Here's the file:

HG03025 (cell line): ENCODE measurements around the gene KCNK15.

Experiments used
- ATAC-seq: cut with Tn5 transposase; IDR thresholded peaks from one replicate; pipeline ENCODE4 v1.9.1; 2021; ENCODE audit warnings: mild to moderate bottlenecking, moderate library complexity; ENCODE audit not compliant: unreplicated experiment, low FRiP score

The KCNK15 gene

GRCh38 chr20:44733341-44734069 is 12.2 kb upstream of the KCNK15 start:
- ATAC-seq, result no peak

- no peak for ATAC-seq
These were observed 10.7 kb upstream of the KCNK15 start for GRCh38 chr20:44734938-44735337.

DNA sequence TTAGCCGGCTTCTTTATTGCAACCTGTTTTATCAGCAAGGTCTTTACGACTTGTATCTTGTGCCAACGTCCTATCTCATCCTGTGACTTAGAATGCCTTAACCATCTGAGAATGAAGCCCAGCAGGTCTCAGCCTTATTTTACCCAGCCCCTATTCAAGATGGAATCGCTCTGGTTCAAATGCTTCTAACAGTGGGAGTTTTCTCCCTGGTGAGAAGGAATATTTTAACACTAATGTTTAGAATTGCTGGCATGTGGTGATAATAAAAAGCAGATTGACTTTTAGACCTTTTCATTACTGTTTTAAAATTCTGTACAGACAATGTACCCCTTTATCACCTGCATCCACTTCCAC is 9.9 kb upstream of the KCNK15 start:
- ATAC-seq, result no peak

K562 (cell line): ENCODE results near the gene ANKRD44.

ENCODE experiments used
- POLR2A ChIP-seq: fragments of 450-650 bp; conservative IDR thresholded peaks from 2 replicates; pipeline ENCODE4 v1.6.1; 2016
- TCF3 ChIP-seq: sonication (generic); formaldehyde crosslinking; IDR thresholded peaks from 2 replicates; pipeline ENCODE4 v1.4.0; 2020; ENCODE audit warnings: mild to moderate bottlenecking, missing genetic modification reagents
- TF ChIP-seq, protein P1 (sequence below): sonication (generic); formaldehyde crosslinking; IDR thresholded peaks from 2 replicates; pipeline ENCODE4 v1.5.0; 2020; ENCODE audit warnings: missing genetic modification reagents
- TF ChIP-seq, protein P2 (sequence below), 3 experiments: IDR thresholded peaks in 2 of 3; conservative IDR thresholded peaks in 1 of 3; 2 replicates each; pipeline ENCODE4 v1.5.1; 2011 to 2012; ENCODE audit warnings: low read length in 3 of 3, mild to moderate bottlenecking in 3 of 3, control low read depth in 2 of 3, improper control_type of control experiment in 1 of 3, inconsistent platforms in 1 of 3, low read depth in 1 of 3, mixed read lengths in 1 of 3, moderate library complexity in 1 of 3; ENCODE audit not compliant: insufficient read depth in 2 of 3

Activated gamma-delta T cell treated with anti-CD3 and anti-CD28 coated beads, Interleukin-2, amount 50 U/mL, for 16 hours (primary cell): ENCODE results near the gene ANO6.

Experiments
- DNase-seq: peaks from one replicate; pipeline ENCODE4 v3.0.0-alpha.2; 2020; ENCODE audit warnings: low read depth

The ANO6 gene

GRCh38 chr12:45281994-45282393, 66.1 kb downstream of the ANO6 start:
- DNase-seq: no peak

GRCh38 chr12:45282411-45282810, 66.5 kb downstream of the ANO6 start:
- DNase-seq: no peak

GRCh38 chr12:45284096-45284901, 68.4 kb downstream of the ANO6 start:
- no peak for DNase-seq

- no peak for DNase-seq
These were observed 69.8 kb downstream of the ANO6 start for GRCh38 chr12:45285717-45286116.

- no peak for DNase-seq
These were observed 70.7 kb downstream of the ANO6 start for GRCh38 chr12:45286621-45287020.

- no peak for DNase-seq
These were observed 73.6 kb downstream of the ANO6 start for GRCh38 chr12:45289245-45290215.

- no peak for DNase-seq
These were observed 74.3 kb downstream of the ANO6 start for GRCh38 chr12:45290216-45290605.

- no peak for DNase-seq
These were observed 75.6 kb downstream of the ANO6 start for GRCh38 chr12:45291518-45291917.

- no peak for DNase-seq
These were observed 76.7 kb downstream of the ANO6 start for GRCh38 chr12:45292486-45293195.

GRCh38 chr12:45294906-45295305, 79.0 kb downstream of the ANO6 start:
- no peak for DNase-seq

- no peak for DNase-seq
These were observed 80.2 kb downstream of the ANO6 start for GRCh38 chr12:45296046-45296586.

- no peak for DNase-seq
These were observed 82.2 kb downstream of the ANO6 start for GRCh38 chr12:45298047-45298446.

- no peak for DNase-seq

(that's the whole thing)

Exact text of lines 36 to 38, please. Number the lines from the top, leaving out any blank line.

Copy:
These were observed 75.6 kb downstream of the ANO6 start for GRCh38 chr12:45291518-45291917.

- no peak for DNase-seq
These were observed 76.7 kb downstream of the ANO6 start for GRCh38 chr12:45292486-45293195.